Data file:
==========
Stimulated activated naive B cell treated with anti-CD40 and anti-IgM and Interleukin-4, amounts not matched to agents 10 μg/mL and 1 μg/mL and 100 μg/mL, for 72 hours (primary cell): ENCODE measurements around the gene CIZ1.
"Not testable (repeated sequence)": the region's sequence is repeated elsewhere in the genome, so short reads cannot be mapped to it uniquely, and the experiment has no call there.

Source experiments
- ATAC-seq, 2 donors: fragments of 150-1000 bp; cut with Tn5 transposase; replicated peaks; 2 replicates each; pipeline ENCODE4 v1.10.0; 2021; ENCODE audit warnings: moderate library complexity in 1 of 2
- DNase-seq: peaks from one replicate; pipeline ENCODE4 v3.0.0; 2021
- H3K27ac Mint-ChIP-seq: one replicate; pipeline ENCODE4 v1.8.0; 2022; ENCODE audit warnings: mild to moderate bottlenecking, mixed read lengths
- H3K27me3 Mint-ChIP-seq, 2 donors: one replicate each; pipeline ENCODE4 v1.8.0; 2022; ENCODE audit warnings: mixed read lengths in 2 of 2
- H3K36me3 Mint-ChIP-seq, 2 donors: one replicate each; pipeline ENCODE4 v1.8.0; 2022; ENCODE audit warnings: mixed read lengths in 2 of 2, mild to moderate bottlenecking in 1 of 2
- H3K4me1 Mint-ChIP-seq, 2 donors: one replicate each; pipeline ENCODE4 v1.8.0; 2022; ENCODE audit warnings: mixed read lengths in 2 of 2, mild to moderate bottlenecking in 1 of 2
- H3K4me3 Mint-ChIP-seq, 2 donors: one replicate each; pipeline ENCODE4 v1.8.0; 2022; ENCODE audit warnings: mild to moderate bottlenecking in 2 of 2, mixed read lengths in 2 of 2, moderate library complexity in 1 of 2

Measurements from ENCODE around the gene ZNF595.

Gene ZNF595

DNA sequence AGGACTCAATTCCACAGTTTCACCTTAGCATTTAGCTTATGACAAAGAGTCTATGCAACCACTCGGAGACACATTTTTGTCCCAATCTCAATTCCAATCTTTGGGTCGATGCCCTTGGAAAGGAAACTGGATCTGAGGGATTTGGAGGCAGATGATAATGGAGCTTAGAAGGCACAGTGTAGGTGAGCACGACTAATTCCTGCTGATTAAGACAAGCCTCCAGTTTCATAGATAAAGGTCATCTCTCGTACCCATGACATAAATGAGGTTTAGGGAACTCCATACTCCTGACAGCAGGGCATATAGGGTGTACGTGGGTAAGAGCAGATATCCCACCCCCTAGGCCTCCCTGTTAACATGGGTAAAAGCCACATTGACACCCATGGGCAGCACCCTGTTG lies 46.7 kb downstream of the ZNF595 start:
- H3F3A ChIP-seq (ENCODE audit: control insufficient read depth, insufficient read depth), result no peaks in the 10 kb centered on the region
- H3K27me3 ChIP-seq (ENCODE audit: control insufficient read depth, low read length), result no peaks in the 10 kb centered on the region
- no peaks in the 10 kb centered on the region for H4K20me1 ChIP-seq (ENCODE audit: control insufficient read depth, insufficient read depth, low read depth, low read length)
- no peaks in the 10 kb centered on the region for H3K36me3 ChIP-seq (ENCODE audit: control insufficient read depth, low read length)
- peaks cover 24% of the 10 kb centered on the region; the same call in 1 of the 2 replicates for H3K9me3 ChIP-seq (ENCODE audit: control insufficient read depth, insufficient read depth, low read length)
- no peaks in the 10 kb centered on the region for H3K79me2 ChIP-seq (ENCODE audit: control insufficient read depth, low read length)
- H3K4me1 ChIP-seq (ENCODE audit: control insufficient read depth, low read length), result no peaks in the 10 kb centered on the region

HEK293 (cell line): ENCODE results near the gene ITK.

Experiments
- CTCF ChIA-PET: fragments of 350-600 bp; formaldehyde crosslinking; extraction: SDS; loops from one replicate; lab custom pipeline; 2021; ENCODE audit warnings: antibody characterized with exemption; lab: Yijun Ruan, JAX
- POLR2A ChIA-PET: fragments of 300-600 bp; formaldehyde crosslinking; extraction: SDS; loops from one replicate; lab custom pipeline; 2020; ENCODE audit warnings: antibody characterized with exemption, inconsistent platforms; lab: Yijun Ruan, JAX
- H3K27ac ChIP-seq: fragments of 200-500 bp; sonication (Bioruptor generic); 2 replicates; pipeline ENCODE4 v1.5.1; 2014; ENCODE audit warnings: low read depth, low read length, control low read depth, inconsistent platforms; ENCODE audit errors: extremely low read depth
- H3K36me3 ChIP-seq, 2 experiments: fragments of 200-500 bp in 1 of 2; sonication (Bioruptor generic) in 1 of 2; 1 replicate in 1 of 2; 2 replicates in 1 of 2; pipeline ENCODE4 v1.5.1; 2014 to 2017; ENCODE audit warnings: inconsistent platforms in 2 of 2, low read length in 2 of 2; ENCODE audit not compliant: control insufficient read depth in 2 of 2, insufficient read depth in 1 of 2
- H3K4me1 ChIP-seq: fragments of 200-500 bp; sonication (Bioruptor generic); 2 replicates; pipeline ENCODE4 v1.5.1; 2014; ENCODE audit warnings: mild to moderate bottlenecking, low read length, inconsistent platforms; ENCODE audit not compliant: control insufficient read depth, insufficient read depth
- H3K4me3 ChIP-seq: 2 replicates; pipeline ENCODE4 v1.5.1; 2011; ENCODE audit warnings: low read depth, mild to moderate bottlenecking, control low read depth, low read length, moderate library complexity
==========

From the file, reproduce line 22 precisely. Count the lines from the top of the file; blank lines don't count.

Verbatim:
Experiments